Now manufacturers all across France started making absinthes. Some good, some not,  but the important thing was to have better products on the market.

Just before 2000 the Pernod-Ricard company had produced an essence based absinthe by the name Oxygenée. The name, and label, referring to the old fine brand of absinthe by the Cusenier company, a name now owned by Pernod-Ricard. The modern version was nowhere near real pre-ban absinthe and in 2001 the production of the Oxygenée was terminated. Instead they had introduced a new Pernod Absinthe on the market. The only downside was that the Pernod absinthe was in fact less tasty than the Oxygenée and bare no resemblance to the once groundbreaking Pernod Absinthe of the Belle Epoque. In 2013 Pernod-Ricard released a reworked version of their modern Pernod Absinthe, supposedly based on the original Pernod recipe. I doubt that is all true, but it is atleast distilled using Pontarlier Wormwood and that's a good thing. 

An ever increasing market and demand of course triggered makers in other countries to follow. German manufacturers suddenly started to mass produce absinthes. The downside was that the vast majority of them were of the same sad quality as the Czech and most Spanish absinthes.


Spreading across Europe

Around 2004-2006 a lot happened in the absinthe world. Both the Netherlands and Belgium removed their own laws prohibiting absinthe to once again let the green fairy land in bars and stores there. What's more important during those years was that at March 1st, 2005 Switzerland once again allowed for the sale and manufacture of absinthe. After 95 years of ban (and almost as many years of bootlegged absinthe coming out of Switzerland) it was finally legal to make absinthe where it all first started.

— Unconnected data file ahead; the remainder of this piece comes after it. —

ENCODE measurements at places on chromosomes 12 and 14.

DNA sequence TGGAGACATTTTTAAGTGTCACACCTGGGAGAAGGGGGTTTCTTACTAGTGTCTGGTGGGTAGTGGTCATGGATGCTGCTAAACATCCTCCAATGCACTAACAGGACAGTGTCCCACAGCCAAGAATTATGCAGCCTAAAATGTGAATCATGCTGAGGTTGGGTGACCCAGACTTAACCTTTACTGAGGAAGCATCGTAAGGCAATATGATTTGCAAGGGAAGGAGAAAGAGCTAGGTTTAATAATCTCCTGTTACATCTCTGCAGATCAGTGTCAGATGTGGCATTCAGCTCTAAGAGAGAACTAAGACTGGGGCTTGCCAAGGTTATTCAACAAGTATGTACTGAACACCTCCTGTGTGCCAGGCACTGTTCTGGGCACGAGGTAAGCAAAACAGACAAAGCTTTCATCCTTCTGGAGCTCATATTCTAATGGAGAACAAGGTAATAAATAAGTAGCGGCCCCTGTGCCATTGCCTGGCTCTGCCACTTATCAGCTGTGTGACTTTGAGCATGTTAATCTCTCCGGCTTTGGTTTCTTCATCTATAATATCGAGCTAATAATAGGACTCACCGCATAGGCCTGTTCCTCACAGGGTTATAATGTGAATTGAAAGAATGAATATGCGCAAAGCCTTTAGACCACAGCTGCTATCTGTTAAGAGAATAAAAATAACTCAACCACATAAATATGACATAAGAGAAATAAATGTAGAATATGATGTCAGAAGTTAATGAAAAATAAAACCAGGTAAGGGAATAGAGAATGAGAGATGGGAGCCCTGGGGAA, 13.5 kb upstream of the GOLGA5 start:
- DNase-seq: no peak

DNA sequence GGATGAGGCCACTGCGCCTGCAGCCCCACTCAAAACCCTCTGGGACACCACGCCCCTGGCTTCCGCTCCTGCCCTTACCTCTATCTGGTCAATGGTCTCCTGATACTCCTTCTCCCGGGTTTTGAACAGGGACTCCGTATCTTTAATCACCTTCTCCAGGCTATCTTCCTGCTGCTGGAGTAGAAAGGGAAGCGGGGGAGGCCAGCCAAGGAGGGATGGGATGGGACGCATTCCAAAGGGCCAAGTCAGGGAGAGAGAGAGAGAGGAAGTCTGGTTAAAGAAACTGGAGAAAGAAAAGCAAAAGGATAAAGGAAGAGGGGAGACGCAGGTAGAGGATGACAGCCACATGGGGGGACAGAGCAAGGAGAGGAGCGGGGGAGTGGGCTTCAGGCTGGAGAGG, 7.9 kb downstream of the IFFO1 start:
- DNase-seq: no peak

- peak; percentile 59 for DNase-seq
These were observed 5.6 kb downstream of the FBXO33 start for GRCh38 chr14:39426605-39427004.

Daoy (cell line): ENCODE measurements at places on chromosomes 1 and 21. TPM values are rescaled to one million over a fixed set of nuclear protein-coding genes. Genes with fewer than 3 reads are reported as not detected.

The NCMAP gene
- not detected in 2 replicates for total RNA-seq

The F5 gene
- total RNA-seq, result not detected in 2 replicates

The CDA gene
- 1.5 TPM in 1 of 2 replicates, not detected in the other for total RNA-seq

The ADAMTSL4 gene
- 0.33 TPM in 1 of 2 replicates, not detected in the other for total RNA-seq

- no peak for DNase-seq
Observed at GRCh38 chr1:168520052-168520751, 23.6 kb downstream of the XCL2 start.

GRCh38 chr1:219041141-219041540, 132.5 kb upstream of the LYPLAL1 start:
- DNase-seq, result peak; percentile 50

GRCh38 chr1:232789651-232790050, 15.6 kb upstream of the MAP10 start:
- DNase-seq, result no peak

Many of the former clandestine distillers applied for permits and are now legally producing Swiss absinthe. Most Swiss absinthe are so called Blanches. That is uncolored absinthe. They also tend to be heavier on anise and fennel. Not all Swiss absinthe is white though and in the little town of Kallnach a family distillery, Matter-Luginbühl, produces some of the finer absinthe vertes on the market today.

Even some Czech producers started making traditionally made absinthe and suddenly there was amazingly good Czech absinthe to be found, the St. Antoine by Zufanec.


The United States of America wants a little green too

Across the Atlantic ocean, in the US, absinthe was still "technically" illegal. This regulation was now being challenged by distillers and distributors. With scientific studies, facts and the European legislation to back their case the American authorities were approached from two directions. In 2007, independent of each other, representatives from Lucid (French made absinthe - the first to hit shelves in the US) and Swiss absinthe maker Kübler finally had absinthe made legal in the US again.

In late 2007 the first US made absinthe, St. George Absinthe Verte, was released in California from the St. George distillery. Many more have followed and plenty of high quality absinthes can now be found in the US again. Micro distilleries have emerged all over the country. Of course not only because of the re-legalization of absinthe but many of them do produce absinthe. Distilleries like Leopold Bros. with their Leopold Absinthe Verte, Pacific Distillery with the Pacifique and many more.